Reducing the amount of waste generated in your operation is another way to reduce water pollution risks. This will also make it easier for you to store or dispose of the manure that is generated. If you are raising pigs, consider using a wovenwire or dry-litter system instead of the traditional daily-wash system. Because the wash water from your pig pens contains manure, it can also cause pollution. These alternatives reduce waste water.
Small numbers of cattle and horses on pasture areas are unlikely to generate large amounts of waste and cause major problems. But wastes may still accumulate, especially in areas where the animals are concentrated, such as stables and exercise yards, watering areas, or if livestock on tethers are not moved regularly. These accumulated wastes can cause water pollution, particularly if these areas are near water bodies. Refer to HF-8_Minimizing Pollution Risk from Pasture Management, for more information.
Alternative uses for manure
Used properly, manure can be an important source of nutrients for crop and pasture areas. But application of manure in excess of plant requirements or in high-risk areas can cause water pollution. If your land cannot use all the manure produced, perhaps a neighbor could use it. Composting is another possible option. At the present time, a permit is not required for composting operations that use only materials from the farm. However, if you bring in materials from off the farm, such as tree trimmings, you need to obtain a permit from the Hawaii Department of Health. Composting transforms the manure into a less bulky and more marketable product. Although very little locally produced compost is currently on the market, a survey conducted in 1998 by CTAHR suggests that properly generated and certified compost could be a potential income source for some livestock producers.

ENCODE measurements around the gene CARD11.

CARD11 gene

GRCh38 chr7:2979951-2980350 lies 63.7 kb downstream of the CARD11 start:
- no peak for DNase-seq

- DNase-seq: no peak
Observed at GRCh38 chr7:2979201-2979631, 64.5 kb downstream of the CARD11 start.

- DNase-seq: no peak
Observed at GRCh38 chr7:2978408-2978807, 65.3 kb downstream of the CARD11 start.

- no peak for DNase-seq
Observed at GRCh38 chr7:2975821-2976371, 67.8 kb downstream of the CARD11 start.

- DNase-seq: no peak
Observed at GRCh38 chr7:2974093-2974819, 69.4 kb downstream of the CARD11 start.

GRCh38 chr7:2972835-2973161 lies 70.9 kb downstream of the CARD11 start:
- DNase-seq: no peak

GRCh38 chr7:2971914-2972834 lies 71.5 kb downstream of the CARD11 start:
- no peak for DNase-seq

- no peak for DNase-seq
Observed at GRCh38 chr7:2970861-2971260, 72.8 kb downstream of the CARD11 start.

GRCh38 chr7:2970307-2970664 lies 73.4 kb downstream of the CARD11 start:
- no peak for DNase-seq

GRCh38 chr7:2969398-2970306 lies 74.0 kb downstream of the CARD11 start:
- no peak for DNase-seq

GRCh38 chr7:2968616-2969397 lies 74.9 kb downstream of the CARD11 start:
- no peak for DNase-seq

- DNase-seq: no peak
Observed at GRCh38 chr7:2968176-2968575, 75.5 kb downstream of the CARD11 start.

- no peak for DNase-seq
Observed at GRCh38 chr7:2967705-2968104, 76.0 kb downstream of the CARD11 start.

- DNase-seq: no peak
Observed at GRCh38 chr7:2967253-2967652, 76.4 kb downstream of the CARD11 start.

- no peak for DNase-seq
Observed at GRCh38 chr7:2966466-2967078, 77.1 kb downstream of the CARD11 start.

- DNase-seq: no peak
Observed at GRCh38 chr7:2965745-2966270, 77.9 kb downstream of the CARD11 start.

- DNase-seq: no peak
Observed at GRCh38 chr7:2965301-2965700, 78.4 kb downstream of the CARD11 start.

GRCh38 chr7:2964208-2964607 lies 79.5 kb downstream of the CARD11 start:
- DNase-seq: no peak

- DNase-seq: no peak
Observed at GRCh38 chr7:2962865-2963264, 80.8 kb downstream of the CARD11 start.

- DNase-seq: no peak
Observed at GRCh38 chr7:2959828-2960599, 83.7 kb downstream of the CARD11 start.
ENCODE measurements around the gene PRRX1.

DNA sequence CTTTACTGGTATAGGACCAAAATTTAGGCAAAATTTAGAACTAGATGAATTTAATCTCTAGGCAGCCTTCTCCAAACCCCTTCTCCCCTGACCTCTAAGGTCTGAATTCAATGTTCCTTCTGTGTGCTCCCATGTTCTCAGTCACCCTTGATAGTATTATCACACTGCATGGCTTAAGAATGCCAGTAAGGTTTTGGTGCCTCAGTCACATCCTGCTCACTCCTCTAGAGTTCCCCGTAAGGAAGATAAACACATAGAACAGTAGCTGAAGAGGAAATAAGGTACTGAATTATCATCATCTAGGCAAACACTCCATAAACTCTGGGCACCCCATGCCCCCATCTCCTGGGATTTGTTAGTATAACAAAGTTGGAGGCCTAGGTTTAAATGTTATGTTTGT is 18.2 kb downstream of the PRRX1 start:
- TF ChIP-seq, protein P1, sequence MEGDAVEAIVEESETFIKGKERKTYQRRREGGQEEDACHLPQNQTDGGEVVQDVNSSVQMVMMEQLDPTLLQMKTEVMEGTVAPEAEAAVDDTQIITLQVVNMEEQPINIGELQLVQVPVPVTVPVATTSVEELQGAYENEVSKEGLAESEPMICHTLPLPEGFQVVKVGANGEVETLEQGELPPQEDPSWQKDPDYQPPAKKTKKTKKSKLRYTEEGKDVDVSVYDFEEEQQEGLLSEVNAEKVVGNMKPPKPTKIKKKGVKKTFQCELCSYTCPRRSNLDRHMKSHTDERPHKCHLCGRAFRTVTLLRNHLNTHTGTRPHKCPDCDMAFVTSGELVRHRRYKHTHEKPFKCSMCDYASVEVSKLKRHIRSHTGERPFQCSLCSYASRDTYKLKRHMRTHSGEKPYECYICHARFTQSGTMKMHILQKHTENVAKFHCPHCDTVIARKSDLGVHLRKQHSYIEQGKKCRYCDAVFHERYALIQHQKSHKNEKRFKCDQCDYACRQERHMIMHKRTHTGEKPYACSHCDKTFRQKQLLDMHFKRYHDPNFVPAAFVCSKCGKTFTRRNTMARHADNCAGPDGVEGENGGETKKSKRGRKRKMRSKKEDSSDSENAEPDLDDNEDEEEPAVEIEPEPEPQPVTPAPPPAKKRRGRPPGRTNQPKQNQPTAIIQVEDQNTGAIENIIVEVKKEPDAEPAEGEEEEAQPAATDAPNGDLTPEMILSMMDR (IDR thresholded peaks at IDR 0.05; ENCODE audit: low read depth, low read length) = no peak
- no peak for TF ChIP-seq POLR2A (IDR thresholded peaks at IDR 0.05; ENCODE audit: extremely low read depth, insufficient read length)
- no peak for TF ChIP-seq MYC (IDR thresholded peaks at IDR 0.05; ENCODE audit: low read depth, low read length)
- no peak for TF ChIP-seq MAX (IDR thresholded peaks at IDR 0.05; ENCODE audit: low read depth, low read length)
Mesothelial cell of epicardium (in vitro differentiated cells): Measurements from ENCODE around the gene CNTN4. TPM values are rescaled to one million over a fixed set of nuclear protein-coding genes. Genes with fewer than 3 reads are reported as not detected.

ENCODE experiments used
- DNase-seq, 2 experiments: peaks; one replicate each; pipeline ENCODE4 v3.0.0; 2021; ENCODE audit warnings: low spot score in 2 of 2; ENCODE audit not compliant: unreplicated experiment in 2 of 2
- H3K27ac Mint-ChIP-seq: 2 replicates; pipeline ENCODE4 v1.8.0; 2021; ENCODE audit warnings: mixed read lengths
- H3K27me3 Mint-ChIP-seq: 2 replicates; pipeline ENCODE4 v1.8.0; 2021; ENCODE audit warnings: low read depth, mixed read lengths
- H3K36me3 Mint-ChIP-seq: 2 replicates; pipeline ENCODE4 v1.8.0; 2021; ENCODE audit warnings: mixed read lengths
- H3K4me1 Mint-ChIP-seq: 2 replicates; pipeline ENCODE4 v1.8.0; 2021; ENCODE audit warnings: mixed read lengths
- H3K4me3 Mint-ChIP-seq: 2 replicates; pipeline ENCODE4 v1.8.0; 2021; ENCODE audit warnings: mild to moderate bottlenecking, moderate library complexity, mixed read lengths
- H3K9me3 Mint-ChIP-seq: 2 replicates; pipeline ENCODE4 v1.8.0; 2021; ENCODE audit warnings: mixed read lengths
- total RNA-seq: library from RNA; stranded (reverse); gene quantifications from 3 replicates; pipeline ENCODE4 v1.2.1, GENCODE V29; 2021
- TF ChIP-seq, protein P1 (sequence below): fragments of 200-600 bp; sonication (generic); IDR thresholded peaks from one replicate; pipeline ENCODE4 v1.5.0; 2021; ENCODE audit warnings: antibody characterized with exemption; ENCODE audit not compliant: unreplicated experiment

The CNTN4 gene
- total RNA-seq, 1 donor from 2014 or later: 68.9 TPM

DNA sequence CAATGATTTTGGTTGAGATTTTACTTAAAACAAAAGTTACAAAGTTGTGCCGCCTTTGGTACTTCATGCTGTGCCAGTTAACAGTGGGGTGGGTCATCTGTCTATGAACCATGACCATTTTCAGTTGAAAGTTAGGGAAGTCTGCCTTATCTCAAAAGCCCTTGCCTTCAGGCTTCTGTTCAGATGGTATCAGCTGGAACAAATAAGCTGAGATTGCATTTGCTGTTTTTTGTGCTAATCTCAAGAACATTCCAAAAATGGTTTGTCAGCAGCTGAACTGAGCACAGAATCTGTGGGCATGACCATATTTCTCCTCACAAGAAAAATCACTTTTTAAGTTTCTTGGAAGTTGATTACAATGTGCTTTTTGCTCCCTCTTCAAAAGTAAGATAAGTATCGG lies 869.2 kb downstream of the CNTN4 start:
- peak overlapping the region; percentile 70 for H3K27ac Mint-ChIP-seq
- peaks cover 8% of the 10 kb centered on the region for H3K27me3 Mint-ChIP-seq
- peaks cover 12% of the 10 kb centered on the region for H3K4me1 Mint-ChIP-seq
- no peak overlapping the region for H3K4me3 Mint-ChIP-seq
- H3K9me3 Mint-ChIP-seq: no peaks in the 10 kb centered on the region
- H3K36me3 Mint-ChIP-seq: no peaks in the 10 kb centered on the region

Some basic guidelines should be followed if manure or compost is applied to crop or pasture land. First, include the nutrient content of manure when planning other nutrient applications. Apply all manure with properly calibrated equipment. Maintain records of all manure applications. Manure applied within 100 ft of wells, streams, ponds, or lava tubes can quickly contaminate groundwater or surface water bodies. Planting a grass filter strip between these sensitive areas and your crop fields will help to reduce the risk pollution risks. For more information on managing manure applications, refer to HAPPI-Farm 4, Nutrient management.
Disposal of dead animals and offal
Improper disposal of dead animals and offal on your property can cause water pollution. Decomposing animals can be a concentrated source of pollutants including nutrients and microorganisms. Small animals are best disposed of in a stateapproved landfill. Incineration is more commonly used for larger animals. Composting is another potential disposal option for small animals, especially chickens; however, compost facilities must obtain a permit from the Hawaii Department of Health. Contact your local CES livestock agent or the Solid Waste Management Branch of the Hawaii State Department of Health for specific requirements.
Assessing your risks and making your action plan
Complete the Risk Assessment Table to determine your water pollution risks. For each category, choose the set of practices that best fits your situation.
After you have assessed your management practices, you can take action to change practices that may be causing water pollution. For areas that you identified as high or moderate risk, decide what action(s) you need to take, and write them down in the form of an Action Plan.